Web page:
Two weeks ago I gave you the recipe for a so-called no knead bread and I would like to come back to that. A number of readers emailed me about their experiences with this type of bread, which, as the name suggests, does not require kneading and is baked in a closed casserole in the oven.
The readers pointed out to me that I am unnecessarily complicating things by throwing the dough from the baking paper on which it has undergone its second rise into the preheated and thus very hot pan. You can simply bake that baking paper. It’s not called baking paper for nothing, Vreugdenhil. (No, you didn’t write that last one literally, you’re much nicer to me than I am.) Of course I immediately tried a few things, and damn, it’s going great. Just as beautiful bread, but without clumsy hassle and the risk of burns.
I just wanted to pass that on to you. But now something different. Although, today we are somewhat stuck in the same things-you-usually-buy-in-the-store-but-can-make-yourself-corner. We are going to make granola.
When it comes to breakfast, most of us are creatures of habit. Anyone who ever taught himself to start the day with a bowl of yogurt or cottage cheese with muesli (crispy or not), will do so almost every day. At the most, you can switch to a croissant or scrambled eggs on toast at the weekend. To have that same bowl again on Monday morning… And that’s fine of course. Boring, but fine. We have to make so many choices in 24 hours that a fixed breakfast routine can be very pleasant. But does that muesli always have to taste the same?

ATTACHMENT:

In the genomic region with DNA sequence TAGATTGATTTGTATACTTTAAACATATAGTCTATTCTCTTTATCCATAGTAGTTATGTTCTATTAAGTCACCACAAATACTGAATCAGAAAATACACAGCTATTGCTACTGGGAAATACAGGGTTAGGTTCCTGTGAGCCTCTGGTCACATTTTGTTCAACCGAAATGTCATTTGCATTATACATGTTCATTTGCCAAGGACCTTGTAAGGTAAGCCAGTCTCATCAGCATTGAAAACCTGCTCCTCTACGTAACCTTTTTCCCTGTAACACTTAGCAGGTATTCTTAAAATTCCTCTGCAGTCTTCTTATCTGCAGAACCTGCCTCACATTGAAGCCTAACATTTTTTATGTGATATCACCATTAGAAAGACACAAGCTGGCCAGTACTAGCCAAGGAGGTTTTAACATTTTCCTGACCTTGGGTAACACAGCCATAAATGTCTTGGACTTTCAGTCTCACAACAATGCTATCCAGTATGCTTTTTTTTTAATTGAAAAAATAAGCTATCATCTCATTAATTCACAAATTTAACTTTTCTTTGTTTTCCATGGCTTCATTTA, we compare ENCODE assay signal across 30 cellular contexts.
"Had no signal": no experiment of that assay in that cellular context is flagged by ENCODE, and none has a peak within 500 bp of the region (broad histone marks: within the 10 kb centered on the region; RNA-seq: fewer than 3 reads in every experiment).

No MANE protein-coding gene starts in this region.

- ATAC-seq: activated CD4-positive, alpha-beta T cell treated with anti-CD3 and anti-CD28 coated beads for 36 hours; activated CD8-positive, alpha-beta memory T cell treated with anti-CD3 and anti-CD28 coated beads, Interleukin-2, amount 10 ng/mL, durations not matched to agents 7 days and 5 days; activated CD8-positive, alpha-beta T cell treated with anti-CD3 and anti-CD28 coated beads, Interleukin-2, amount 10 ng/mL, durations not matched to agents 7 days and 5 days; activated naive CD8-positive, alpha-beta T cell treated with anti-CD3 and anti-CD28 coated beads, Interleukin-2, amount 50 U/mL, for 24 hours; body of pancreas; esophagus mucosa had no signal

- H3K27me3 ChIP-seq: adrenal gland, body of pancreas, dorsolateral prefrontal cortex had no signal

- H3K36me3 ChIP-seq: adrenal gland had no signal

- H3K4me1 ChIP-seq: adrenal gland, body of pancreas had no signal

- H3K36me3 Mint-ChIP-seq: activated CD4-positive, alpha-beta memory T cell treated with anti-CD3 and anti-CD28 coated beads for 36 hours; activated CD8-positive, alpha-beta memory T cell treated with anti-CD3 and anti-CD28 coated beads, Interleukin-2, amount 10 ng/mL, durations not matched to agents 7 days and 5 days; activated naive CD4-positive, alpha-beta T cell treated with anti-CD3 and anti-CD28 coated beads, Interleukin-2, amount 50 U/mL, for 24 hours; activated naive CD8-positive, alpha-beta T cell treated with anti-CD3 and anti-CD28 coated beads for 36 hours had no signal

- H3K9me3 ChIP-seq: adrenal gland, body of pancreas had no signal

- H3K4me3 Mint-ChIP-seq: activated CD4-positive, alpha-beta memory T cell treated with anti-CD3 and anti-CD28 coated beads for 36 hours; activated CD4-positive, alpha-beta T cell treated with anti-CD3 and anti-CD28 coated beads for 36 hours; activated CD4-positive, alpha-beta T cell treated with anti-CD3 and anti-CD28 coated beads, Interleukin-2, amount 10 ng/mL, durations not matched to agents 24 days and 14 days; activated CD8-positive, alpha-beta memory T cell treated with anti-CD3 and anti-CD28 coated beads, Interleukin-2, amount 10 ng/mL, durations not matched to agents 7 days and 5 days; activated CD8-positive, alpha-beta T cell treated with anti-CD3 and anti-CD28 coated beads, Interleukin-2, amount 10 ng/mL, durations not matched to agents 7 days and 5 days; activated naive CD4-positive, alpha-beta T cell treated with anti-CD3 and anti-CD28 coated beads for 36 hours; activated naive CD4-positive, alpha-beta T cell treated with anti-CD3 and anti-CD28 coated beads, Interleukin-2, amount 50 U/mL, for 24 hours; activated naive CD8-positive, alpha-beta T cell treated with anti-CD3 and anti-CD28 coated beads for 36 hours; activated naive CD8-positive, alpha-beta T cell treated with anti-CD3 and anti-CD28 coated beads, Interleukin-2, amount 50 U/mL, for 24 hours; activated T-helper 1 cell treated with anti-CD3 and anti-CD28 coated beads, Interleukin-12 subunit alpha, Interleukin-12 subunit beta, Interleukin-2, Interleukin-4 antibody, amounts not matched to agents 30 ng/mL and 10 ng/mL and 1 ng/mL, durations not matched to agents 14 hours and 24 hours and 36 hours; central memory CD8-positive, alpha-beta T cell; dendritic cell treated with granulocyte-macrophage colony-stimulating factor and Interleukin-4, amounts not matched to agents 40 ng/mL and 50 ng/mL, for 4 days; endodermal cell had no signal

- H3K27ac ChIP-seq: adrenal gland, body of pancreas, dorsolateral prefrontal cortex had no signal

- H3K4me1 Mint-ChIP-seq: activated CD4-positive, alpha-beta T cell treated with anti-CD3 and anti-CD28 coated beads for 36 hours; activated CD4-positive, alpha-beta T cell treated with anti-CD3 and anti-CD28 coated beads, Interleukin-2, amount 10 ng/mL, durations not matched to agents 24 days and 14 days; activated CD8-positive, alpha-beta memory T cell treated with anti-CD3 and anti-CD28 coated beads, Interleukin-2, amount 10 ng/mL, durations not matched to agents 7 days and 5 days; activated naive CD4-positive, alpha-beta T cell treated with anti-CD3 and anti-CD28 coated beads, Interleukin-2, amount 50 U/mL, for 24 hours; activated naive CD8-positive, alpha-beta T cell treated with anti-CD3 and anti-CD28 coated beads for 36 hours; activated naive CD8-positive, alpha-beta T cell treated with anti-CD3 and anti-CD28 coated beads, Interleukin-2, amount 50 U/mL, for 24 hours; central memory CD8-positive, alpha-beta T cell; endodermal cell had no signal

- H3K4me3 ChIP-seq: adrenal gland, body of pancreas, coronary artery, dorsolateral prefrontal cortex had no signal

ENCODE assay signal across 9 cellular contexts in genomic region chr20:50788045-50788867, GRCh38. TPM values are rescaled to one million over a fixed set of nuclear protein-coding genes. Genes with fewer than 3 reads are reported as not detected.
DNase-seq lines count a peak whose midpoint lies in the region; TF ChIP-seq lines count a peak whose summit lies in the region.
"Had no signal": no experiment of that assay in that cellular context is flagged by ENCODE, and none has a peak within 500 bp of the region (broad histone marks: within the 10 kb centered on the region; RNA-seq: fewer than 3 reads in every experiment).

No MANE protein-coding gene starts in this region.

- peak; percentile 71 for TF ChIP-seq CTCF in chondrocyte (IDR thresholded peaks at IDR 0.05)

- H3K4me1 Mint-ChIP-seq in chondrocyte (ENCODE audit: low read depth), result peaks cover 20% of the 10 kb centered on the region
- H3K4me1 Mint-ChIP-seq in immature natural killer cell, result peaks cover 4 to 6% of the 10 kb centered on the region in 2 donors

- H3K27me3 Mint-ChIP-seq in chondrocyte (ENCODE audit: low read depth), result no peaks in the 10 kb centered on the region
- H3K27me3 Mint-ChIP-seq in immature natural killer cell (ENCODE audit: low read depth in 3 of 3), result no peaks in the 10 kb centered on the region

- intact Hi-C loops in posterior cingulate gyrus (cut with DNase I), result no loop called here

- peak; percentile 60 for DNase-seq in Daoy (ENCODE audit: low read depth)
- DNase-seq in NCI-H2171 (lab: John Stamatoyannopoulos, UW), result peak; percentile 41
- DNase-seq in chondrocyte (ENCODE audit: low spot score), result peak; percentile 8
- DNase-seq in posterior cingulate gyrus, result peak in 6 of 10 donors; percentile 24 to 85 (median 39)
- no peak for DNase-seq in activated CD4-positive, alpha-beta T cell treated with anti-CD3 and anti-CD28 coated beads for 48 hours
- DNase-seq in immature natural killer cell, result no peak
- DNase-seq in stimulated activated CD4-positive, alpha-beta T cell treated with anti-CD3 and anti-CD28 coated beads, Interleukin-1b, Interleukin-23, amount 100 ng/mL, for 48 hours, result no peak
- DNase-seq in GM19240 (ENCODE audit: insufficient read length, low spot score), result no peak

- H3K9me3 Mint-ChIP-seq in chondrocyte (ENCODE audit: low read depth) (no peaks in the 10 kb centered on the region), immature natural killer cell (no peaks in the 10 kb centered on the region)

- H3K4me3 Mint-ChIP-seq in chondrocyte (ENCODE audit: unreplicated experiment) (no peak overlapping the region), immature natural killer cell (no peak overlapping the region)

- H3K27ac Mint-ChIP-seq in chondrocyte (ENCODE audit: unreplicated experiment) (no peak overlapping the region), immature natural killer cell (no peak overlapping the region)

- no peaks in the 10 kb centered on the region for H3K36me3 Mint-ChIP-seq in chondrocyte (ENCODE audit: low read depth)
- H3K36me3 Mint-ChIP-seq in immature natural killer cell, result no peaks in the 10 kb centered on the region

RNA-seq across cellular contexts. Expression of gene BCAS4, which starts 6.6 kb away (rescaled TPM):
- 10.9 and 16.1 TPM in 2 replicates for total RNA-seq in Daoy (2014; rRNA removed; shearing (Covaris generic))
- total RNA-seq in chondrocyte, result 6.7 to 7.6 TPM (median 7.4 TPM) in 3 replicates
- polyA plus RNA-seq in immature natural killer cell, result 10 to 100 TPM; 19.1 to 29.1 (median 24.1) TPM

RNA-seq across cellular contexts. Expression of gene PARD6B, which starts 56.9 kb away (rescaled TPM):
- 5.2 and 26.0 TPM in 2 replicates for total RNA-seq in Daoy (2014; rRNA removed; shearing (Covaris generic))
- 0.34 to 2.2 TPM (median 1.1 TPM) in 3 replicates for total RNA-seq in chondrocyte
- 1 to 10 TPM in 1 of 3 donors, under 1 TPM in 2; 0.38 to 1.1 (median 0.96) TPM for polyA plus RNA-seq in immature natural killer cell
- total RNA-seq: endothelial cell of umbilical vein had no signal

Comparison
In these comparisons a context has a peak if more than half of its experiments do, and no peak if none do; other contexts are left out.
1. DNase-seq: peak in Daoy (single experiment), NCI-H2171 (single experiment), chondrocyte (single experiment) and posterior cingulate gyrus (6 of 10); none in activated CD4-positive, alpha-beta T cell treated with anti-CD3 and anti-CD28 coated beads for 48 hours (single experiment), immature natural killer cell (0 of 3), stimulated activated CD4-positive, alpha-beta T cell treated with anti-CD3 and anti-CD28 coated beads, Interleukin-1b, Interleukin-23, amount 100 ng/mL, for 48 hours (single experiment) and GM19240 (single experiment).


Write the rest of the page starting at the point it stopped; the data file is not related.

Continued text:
The nice thing about making your own granola is that you can always give it a different twist. First you choose one or more grains in flake form: oat flakes, wheat flakes, spelled flakes, barley flakes, rye flakes, you name it. Note that this is the whole, crushed but otherwise unprocessed grain. So if you choose oats, use oat flakes and not oatmeal. (Oatmeal is cut into smaller pieces.) I always like to throw in a handful of whole buckwheat grains. They give a nice bite.
If desired, supplement the grains with nuts and/or seeds. Then you make a kind of dressing from oil – I usually use olive oil and sometimes coconut oil –, a sweetener – honey, maple syrup, date, rice or agave syrup, but ordinary brown sugar is also possible – and one or more seasonings. The latter is the funniest part of making granola, because with it you can really put your own stamp on it.
Finely grated ginger and ditto orange peel are a very tasty combination in my opinion. Or vanilla and cinnamon. But much more can be done, as long as the flavors are a bit balanced. Don’t forget to add a good pinch of salt in that regard. Granola without salt tastes very bland. In the recipe on the right I use tahini, cinnamon and half a teaspoon of ground anise. Festively enough, that has a bit of a gingerbread-like effect.